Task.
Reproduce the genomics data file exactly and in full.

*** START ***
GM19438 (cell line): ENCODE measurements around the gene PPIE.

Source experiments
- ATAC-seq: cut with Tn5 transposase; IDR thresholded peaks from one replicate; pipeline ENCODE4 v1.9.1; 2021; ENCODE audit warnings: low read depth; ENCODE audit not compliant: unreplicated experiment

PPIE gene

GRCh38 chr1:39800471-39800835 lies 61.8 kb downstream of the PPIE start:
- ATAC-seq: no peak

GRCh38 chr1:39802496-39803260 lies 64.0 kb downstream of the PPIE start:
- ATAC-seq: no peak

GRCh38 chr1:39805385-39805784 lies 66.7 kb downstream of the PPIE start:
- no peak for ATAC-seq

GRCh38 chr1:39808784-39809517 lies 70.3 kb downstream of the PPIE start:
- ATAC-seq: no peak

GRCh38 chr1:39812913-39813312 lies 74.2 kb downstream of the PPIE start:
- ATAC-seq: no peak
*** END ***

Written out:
GM19438 (cell line): ENCODE measurements around the gene PPIE.

Source experiments
- ATAC-seq: cut with Tn5 transposase; IDR thresholded peaks from one replicate; pipeline ENCODE4 v1.9.1; 2021; ENCODE audit warnings: low read depth; ENCODE audit not compliant: unreplicated experiment

PPIE gene

GRCh38 chr1:39800471-39800835 lies 61.8 kb downstream of the PPIE start:
- ATAC-seq: no peak

GRCh38 chr1:39802496-39803260 lies 64.0 kb downstream of the PPIE start:
- ATAC-seq: no peak

GRCh38 chr1:39805385-39805784 lies 66.7 kb downstream of the PPIE start:
- no peak for ATAC-seq

GRCh38 chr1:39808784-39809517 lies 70.3 kb downstream of the PPIE start:
- ATAC-seq: no peak

GRCh38 chr1:39812913-39813312 lies 74.2 kb downstream of the PPIE start:
- ATAC-seq: no peak